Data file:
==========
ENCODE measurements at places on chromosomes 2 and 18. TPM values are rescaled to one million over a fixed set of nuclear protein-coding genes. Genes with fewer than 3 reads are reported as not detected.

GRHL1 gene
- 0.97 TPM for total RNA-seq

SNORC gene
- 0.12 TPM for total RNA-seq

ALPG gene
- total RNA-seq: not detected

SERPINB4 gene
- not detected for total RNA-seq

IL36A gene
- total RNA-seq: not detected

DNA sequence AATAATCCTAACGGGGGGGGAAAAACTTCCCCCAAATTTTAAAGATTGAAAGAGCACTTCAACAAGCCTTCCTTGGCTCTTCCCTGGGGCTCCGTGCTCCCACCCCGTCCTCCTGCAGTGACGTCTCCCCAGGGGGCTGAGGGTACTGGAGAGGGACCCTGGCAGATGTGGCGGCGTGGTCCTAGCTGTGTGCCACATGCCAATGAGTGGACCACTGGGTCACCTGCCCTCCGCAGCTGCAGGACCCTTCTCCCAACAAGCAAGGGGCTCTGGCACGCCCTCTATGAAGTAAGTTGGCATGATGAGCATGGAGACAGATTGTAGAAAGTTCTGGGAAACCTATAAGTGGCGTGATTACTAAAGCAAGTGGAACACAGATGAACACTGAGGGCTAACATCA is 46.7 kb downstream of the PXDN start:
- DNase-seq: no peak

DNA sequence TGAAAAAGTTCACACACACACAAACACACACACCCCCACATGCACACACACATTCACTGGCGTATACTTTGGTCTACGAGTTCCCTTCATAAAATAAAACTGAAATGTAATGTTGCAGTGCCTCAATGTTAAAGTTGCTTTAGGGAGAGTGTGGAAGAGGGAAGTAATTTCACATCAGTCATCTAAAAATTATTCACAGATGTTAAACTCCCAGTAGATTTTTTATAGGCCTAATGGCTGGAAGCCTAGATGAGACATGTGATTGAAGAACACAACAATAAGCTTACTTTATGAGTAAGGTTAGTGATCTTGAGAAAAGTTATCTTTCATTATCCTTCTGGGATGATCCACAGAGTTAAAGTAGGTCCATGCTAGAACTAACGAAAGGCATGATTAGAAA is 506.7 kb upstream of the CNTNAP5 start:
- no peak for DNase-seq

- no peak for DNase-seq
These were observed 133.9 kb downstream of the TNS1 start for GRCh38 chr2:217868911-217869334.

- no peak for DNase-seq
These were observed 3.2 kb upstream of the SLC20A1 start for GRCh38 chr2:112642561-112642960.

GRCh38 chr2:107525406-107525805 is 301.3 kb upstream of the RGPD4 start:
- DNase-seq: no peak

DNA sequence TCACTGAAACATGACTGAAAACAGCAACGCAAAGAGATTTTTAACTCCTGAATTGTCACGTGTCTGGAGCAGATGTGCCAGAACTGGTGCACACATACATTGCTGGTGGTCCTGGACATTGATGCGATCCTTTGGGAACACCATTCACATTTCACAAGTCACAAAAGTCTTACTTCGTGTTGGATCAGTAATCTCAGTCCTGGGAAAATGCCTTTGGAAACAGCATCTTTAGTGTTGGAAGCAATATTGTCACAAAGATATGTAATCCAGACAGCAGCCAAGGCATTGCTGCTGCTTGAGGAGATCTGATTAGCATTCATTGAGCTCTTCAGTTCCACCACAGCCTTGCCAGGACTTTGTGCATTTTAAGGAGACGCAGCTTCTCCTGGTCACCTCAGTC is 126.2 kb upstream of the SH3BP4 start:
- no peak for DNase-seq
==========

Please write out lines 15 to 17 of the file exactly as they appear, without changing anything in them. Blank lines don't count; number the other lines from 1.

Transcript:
- no peak for DNase-seq

- no peak for DNase-seq
These were observed 133.9 kb downstream of the TNS1 start for GRCh38 chr2:217868911-217869334.